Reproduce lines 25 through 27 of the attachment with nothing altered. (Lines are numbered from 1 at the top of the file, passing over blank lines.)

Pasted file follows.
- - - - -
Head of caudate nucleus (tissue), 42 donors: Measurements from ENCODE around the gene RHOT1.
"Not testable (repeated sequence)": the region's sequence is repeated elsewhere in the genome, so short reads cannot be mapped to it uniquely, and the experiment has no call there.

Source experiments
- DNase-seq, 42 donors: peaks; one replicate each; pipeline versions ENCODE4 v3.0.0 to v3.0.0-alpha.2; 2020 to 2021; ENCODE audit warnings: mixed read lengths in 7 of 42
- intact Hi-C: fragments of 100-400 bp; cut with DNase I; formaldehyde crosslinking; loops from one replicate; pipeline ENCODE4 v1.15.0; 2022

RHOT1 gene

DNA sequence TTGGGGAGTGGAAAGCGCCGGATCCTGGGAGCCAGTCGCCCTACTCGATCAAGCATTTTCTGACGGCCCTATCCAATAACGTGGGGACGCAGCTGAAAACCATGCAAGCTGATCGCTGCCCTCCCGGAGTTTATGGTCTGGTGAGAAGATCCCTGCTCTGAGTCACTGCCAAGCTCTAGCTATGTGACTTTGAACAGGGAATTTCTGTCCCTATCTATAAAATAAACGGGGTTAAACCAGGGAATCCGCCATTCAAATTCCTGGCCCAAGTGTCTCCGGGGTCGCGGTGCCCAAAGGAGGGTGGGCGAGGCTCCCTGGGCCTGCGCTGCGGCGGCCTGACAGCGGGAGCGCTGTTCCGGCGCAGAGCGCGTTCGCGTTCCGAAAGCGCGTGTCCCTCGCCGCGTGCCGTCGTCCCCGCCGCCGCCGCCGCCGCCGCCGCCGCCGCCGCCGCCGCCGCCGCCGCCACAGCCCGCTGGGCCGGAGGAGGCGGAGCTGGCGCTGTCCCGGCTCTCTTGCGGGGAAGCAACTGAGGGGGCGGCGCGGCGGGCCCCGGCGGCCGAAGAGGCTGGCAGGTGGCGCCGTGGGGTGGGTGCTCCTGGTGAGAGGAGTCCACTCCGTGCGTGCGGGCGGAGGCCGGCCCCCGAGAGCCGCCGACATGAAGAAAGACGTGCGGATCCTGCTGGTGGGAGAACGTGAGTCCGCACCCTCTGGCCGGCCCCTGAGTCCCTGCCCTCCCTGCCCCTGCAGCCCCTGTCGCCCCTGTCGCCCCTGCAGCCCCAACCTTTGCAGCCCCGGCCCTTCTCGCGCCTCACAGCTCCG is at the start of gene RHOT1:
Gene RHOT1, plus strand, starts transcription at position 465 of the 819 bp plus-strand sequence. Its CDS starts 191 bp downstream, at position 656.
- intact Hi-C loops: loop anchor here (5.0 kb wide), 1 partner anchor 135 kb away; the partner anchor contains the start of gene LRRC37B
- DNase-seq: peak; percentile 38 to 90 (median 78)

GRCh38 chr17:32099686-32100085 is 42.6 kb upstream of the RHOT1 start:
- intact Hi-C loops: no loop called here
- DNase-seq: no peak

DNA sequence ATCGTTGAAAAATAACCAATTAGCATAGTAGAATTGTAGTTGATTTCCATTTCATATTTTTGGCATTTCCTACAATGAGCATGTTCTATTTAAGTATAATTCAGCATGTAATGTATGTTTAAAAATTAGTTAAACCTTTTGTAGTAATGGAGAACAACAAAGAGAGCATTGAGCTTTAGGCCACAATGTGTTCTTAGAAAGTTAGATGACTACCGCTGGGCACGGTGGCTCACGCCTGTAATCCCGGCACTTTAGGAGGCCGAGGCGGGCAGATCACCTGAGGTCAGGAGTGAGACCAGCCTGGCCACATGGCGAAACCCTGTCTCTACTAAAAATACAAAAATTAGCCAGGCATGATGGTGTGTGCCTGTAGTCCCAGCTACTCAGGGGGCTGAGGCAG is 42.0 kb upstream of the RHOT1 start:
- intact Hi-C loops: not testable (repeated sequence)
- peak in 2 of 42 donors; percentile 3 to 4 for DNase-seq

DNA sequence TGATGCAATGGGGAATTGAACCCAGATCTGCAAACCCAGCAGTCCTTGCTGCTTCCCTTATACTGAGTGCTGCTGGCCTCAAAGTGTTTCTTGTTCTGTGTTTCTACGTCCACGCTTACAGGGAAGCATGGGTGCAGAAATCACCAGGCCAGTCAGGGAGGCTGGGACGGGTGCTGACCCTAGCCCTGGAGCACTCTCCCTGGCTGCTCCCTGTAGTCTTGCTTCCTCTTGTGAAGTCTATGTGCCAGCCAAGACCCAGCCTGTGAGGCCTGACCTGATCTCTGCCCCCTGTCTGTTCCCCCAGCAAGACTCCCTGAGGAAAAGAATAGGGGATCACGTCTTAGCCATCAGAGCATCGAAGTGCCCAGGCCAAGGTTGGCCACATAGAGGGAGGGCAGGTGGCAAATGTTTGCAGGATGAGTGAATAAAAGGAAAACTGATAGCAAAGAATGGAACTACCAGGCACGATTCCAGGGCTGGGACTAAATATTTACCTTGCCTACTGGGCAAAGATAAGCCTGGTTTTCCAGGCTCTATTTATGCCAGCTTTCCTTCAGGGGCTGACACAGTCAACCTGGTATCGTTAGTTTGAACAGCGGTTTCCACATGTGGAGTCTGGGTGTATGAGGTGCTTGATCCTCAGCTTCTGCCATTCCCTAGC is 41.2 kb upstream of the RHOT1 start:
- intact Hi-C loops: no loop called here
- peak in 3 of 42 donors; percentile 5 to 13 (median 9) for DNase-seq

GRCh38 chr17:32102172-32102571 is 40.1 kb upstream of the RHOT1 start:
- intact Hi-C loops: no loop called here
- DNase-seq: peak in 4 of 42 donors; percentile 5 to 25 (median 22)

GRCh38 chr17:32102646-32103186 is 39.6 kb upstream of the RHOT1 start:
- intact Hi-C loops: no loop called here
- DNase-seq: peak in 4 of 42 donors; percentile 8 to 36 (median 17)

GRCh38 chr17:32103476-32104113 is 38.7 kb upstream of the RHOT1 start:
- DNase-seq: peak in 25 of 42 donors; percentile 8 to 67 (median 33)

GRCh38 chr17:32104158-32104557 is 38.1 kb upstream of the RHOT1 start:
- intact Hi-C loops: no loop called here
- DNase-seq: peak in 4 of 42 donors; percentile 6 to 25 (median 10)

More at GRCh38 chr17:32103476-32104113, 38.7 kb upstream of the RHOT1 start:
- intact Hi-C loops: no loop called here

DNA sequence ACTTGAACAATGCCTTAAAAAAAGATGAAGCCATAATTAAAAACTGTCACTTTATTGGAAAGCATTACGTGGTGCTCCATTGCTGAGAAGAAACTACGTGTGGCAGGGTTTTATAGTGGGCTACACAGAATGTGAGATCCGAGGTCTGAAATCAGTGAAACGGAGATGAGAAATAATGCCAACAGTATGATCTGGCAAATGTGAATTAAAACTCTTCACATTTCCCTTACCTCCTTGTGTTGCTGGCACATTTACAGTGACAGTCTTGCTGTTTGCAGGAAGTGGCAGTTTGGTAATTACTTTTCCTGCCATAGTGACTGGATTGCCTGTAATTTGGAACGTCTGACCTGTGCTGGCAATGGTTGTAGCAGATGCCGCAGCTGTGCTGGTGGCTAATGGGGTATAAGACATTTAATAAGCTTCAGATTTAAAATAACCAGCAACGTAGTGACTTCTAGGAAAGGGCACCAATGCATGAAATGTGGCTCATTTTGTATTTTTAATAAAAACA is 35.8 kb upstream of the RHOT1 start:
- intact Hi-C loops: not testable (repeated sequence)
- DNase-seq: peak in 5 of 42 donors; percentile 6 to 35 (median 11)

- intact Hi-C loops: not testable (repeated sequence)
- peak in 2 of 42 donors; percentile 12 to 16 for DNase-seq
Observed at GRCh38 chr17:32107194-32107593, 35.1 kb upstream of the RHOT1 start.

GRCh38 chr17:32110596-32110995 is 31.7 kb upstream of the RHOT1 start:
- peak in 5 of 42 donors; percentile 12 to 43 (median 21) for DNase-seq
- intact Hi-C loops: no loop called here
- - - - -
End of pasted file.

- DNase-seq: peak in 4 of 42 donors; percentile 8 to 36 (median 17)

GRCh38 chr17:32103476-32104113 is 38.7 kb upstream of the RHOT1 start:
- DNase-seq: peak in 25 of 42 donors; percentile 8 to 67 (median 33)